What could Supreme Court rulings mean?
There are several ways that the Court can rule. They can rule in a very limited way, making the determination for just the specific cases. Or they could rule in a broad way that affects state's rights and the federal government's rights. The rulings could go in favor of same-sex marriage or against it. Schmidt presented the outcomes on a sliding scale, looking at what could be gay-positive outcomes or gay-negative outcomes.
What are potential positive outcomes?
-The Court recognizes gays and lesbians as a protected class (Both cases could impact this)
-All state constitutional and statutory gay marriage bans are invalidated (Prop 8)
-Gay marriages qualify for full benefits under federal law (DOMA)
-States may not take away gay marriage once it has been granted (Prop 8)
-States can still ban gay marriage but must recognize marriages performed elsewhere (DOMA)
What are potential negative outcomes?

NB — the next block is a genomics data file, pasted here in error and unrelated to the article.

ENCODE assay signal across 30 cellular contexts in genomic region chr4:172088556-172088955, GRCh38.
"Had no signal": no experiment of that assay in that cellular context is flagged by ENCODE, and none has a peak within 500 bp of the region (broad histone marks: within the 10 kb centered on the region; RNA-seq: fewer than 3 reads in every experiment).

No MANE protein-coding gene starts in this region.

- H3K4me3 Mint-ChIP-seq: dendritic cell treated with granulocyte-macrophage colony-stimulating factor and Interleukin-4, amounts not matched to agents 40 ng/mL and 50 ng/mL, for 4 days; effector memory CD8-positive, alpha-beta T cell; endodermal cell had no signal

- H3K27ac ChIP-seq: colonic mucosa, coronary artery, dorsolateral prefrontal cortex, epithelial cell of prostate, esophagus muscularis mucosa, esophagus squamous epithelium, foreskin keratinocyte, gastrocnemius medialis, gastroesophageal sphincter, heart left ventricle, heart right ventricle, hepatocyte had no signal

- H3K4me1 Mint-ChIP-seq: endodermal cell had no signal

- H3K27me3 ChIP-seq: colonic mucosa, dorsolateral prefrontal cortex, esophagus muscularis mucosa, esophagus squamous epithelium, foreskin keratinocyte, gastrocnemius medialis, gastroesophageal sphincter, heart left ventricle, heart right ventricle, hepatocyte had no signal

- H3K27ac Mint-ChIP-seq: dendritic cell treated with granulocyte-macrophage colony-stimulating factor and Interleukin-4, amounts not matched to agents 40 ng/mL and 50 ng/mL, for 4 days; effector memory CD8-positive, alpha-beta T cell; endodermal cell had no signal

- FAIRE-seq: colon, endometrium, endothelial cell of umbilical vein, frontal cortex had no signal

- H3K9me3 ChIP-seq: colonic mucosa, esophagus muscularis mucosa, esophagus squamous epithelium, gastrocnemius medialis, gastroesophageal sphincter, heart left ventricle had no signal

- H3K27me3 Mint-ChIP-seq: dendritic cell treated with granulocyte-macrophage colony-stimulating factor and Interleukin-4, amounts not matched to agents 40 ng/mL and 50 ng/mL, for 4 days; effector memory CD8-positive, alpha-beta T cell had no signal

-The Court finds there is a rational basis to support treating gay marriage differently (Both)
-States have the specific authority to define marriage (Prop 8)
-States may refuse to recognize gay marriages performed elsewhere (DOMA)
-Federal government may limit benefits awarded to gay marriage (DOMA)
-States may not pass new statutes or constitutional amendments, but old ones stand (Prop 8)
What is Schmidt's prediction?
Legal experts have speculated what could happen, and Schmidt said she's not going to, except to say that whether they go in favor of same-sex marriage or against it, they're likely to do so in a big way. "There were a few other cases that they could have taken, and they picked these ones carefully. It means they are likely to make a firm statement either way. Though they could make the decisions narrowly if they wanted." She pointed out that most people consider it to be a split jury, with Justice Anthony Kennedy being the "swing" vote. Both cases are scheduled to be heard in late March, with the decisions expected to come out in late June or early July.
Where can we learn more?
Freedom to Marry is an organization at the forefront of the same-sex marriage movement, with plenty of resources for those who want to learn more and get involved. Their website is http://www.freedomtomarry.org.
Schmidt is a private-practice attorney who handles civil rights, criminal and family law. Her next presentation will be about gun control. Find out more on her website at http://schmidtlawservices.com.